A corn or a callous is thick skin. It is a defensive mechanism of your skin trying to protect itself from abnormal pressure, friction or shearing forces. It is usually over a bone prominence. If one has developed, there is a problem. Trimming, padding and appropriate shoe wear is sometimes helpful. Addressing the cause by offloading the area with padding or orthotics is usually best. Even if the callus is trimmed off, it will reoccur until the cause is addressed.
Is having corns and calluses on your feet normal?
Corns and callouses are not normal, especially if it is located on the side of the big toe or under the ball of the foot or heel area. I commonly hear runners “need to build up their skin to form callouses.” In general, thickening of the skin from over pounding your feet with running may be OK but not if a single or multiple single solitary callous forms. The latter is usually a mechanical fault that can lead to other problems such as stress fractures, etc.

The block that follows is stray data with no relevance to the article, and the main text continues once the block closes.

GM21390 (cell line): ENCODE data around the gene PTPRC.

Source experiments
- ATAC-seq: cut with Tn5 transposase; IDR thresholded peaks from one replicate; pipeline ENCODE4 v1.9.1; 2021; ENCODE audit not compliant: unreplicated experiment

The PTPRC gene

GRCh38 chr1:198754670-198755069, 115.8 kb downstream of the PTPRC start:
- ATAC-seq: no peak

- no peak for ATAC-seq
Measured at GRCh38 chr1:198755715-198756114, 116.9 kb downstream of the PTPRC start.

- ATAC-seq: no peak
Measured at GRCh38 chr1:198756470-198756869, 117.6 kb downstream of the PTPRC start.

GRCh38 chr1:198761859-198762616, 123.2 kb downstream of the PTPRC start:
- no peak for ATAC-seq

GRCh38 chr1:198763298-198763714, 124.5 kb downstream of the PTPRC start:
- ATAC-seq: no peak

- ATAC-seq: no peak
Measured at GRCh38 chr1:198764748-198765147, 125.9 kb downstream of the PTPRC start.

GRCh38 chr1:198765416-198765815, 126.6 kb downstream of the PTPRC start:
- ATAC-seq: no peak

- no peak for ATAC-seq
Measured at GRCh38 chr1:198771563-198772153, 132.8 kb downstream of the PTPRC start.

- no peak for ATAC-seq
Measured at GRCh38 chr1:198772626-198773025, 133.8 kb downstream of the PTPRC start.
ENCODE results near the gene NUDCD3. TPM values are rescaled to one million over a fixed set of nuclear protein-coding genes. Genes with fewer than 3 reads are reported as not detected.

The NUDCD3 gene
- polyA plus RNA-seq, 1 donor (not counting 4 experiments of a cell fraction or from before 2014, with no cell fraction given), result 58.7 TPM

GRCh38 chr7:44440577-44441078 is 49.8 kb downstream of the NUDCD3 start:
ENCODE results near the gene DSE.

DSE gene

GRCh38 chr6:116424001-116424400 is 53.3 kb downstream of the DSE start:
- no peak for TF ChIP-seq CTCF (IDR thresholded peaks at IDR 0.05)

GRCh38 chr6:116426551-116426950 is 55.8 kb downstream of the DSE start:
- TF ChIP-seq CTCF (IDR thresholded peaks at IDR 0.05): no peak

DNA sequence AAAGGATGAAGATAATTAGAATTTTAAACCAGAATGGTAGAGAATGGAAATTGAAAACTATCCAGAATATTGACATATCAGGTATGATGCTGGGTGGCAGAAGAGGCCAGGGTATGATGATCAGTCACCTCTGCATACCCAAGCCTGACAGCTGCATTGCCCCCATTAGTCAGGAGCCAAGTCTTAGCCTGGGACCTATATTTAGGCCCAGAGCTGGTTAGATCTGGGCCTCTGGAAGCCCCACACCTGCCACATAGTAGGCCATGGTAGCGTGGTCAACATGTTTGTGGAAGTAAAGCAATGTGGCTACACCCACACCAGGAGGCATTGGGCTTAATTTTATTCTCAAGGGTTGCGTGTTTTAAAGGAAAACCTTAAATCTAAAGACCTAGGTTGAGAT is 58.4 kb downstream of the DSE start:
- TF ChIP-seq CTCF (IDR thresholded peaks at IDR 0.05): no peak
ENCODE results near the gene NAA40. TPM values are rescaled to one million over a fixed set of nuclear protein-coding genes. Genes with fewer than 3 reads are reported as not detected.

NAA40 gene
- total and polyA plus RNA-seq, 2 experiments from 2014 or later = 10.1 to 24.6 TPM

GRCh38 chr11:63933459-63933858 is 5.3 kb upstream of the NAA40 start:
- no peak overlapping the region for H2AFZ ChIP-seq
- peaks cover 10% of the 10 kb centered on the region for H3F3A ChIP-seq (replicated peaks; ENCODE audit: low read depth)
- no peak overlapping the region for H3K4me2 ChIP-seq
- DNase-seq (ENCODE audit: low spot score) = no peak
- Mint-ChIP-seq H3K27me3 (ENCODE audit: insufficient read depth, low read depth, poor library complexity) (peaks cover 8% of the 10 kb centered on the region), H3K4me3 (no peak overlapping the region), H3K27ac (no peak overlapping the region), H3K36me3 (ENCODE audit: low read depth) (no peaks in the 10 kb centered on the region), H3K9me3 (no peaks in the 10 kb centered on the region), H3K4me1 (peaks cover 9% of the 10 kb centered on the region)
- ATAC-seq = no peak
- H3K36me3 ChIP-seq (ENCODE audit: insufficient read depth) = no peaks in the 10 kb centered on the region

Callus vs Wart
Finely, be careful not to confuse the callous with a wart. They sometimes can look similar as both build up skin tissue and get crushed with weight-bearing. In order to differentiate a wart vs. a callous, squeeze it. A wart will usually be more painful to squeeze (as it has nerve endings in it) verses simply applying direct pressure onto it. The wart will typically have black dots in it and appear more like “crushed cauliflower.”